Introduction: Batman Motorcycle Helmet (aerodynamic As F***)

About: Digital ninja by day, DIY junky by night. Basically I get drunk and then make random sometimes useful stuff.

Most of you have seen some of the super cool batman helmets for motorcyclists (Inspiration: Batman helmet - Helmet dawg), which look super sharp yet are quite expensive. Moreover for europeans shipping costs for such baby would equal to almost full price of the helmet itself, thus why not to make one on your own?

This instructable will guide you step by step on material needed to produce road worthy and aerodynamic batman helmet from scratch. You don't even need advanced skills, studio or proper workshop to make this one happen.

What you will need (or anything along the lines, I tried to make this on a strict budget in case experiment happens to be fruitless):

  • Black full face motorcycle helmet (if EU it has to have a standard sticker on the back of it to be road worthy). Used: Shox fullface helmet for around £30
  • Tinted visor. Used: Shox for around £12
  • Bat 'ears' - parts of moto helmet kit which we will customise to fit the helmet shape later. You can 3D print these or buy sharp pieces of plastic and simply cut it out. Used: Motorcycle helmet fin kits for around £ 5 each (ebay it)
  • Matte or any other colour paint. Used Plastikote for around £9
  • Exacto knife, super sharp scissors or related cutting instruments
  • Super glue
  • Sanding paper
  • Tape to prevent paint leaks
  • Batman decals/stickers. These can be found anywhere for £1-2 each
  • Bottle of flammable substance or general intoxication

Time: around 4-5 hours in total (two weekends)

Step 1: Preparation

Prepare the helmet base itself. That includes taking off all the decals, making sure visor is detached to avoid any scratchings etc. In my particular case helmet came with printed on marks and not simple stickers/decals, which left me with only option of sanding it off.

Step 2: Batman 'ears'

This one is probably what really makes the helmet as batman as it can be. Moreover might take a while to find the correct fin kits (they are super rare, especially in Europe). In this particular case shark like fins which only come by one and should be fitted on very center top of the helmet were bought.

If you buy these you will need to sand them, cut with Exacto knife till they fit the curvature of the helmet. Believe me they are not flexible at all and take quite a bit of time to match perfectly with no gaps. Remember that we are trying to make as aerodynamic of a helmet as possible, thus try making the ears to create a natural curve extending backwards. This should add less resistance and should not rip your head off on high speeds (joke).

The most important part here is sanding, sanding and sanding till the right and consistent shape is created (for both ears). Try adding ears as you sand to check the progress, people sometimes don't feel how much sanding takes off and the process results in ruined materials. Once that done all what is left to do is to mark exact locations of ears to be fixed. Add some super glue and sand off any residue once it is fully dry.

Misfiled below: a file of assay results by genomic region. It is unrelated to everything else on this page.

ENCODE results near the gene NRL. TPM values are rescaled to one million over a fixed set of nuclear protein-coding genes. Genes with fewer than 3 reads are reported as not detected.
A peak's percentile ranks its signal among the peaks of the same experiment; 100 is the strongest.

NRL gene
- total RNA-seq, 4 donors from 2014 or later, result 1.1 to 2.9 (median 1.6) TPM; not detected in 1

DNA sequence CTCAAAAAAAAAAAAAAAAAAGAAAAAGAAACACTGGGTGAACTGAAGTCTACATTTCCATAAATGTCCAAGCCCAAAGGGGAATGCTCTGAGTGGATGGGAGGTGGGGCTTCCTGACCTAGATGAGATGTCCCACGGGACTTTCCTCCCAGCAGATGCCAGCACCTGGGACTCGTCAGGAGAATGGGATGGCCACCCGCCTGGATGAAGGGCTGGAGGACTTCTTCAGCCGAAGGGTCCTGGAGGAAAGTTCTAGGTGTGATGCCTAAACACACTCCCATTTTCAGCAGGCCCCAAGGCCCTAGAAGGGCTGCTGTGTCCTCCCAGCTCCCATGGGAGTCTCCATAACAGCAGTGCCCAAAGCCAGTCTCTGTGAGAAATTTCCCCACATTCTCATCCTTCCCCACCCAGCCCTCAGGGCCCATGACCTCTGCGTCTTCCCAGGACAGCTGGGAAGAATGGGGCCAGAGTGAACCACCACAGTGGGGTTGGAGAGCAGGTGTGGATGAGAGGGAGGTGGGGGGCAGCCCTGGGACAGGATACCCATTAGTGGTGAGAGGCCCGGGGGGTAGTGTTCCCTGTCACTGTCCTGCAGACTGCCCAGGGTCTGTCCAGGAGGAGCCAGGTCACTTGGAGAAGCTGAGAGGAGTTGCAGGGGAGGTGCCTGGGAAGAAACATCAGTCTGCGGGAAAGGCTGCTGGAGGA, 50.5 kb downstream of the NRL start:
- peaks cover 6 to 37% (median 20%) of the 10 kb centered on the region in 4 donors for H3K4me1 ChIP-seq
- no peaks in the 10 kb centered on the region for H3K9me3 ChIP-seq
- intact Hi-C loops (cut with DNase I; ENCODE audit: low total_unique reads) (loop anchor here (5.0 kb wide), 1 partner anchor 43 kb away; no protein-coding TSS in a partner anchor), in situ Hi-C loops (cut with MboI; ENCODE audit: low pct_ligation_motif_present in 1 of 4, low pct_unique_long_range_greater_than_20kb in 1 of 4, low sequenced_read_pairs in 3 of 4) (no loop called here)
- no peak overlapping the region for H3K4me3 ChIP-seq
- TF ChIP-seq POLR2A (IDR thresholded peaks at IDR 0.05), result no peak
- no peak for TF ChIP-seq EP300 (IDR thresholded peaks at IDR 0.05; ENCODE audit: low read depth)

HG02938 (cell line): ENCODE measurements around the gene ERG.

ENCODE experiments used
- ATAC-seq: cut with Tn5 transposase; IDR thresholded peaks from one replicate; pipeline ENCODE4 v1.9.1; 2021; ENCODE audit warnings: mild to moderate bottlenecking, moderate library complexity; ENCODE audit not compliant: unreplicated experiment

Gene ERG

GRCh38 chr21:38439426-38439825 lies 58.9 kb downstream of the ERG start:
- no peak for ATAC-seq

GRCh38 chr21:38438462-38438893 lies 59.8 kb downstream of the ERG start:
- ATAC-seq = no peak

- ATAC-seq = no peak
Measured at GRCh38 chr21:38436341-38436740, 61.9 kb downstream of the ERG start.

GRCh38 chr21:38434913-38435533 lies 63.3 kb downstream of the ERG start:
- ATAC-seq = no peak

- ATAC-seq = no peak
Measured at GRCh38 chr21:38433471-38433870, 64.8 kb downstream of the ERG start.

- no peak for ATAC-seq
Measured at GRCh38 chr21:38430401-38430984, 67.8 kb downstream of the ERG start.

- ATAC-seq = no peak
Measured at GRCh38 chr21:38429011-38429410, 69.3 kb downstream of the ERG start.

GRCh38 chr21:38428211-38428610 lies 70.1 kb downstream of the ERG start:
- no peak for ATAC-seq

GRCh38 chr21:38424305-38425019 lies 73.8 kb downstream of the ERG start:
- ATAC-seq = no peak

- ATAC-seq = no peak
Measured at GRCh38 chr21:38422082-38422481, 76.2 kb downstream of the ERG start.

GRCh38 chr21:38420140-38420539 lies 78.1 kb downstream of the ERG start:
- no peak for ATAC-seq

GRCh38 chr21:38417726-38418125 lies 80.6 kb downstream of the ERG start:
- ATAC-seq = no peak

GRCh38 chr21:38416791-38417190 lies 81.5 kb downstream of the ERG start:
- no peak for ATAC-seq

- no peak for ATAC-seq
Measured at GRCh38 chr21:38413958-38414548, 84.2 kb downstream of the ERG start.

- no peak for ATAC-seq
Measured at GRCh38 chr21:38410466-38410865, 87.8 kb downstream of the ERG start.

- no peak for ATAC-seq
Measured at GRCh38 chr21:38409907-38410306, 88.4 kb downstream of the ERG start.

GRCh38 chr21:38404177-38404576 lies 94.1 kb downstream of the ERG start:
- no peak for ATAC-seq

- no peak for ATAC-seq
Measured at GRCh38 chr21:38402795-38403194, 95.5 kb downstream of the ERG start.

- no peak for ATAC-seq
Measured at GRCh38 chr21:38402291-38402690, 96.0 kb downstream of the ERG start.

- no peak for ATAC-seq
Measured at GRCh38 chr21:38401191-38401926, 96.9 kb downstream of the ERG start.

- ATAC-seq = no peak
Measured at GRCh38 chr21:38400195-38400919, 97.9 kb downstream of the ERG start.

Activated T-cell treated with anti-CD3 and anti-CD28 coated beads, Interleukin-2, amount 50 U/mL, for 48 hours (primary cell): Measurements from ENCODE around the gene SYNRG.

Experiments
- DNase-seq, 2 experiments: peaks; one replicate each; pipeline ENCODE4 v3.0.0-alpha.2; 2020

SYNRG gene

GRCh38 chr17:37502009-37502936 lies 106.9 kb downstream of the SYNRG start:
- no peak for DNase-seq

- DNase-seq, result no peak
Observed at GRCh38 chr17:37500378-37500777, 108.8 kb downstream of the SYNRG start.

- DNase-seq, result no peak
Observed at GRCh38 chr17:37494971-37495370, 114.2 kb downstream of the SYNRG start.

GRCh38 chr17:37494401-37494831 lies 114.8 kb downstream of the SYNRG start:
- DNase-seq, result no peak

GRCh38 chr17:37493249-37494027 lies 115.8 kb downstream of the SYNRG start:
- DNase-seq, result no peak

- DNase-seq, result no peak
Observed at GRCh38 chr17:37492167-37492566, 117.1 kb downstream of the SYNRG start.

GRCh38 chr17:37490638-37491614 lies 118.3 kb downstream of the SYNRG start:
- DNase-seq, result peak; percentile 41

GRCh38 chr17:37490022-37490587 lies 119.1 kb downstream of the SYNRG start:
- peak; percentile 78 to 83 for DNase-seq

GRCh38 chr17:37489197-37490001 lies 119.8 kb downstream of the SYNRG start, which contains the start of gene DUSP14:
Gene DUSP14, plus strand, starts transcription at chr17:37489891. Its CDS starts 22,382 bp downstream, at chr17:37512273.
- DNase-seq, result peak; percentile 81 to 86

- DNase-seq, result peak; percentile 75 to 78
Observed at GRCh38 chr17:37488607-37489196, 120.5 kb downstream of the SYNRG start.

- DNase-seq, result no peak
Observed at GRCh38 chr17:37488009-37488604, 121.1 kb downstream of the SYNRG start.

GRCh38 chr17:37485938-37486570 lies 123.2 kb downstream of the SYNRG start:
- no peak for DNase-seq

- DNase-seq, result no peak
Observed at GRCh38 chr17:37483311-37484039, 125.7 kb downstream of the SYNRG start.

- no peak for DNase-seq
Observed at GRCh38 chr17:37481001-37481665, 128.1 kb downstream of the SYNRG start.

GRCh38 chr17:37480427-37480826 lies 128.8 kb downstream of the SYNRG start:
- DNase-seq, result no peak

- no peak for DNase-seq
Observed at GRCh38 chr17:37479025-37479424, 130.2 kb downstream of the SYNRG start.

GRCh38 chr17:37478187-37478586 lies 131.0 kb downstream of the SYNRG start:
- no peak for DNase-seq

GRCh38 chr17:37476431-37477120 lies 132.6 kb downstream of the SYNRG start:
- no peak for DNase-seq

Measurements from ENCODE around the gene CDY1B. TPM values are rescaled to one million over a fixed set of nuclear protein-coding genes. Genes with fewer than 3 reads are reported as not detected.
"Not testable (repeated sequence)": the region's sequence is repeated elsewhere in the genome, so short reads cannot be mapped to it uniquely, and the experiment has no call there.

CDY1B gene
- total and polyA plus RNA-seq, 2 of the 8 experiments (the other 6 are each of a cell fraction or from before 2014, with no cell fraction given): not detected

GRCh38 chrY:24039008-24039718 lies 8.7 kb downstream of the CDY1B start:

Note: 3D printing enthusiasts out there would probably be able to print out the batman ears easily and then sand it and cover with primer paint cover.

Step 3: Preparing the Helmet for Painting and Knowing the Regulations

As you can see I did a bit of sloppy job adding too much glue, which resulted in glue flowing throw and burning marks in the plastic. Add just enough of it to stick the ears safely. Otherwise, just like in my case, sand off as much as possible.

Next step is to simply cover all sensitive spots with painting tape. Take your time on this one, for preparing the surfaces is probably the most important part in any painting job - ask any pro painter. As you can see I covered areas around visor, top and bottom face vent bits, and most importantly the sticker which signifies that helmet is safe and road-worthy, this for sure applies at least to UK/EU riders:

"All helmets worn on UK roads must either:

  • meet British Standard BS 6658:1985 and carry the BSI Kitemarkmeet UNECE Regulation 22.05
  • meet a European Economic Area member standard offering at least the same safety and protection as BS 6658:1985,
  • and carry a mark equivalent to the BSI Kitemark"

Helmet is by far the only mandatory equipment required and being checked by road police. Don't dismiss it just because it's in a way or just does not look good enough. Some of standard stickers come as decals, others are printed on. I had the latter case thus it got covered by painting tape as well.

Step 4: Painting - the Fun Part

This is by far my favourite part in any project. Find a good ventilated place (back garden works best for me).

I'm using black matte plastikote spray. General rules are to shake well before spraying, to apply a few coats and let it dry for 20minutes in between. Be sure to spray it evenly.

Once paint coat is fully dry (after some hours depended on type of paint) and you are happy with an outcome, remove all the paint tape and do a happy dance.

Step 5: Finishing Touches

Lastly purely cosmetic elements...

Put on a tinted black visor if original helmet came with a transparent one (keep both and switch depended on time of a day. Do not drive with tinted at night time, ever). For some extra bat points add a decal or two on the front/back sides. Personally I fitted only batman beyond red sticker on the back of the helmet, trying to keep the whole body minimal and more mysterious.

If you are happy go ahead and test it out (i'll do it once sober).

Hope this instructable gave some new ideas and/or inspired you to do something related.

If you have any questions feel free to contact me, will be happy to help out!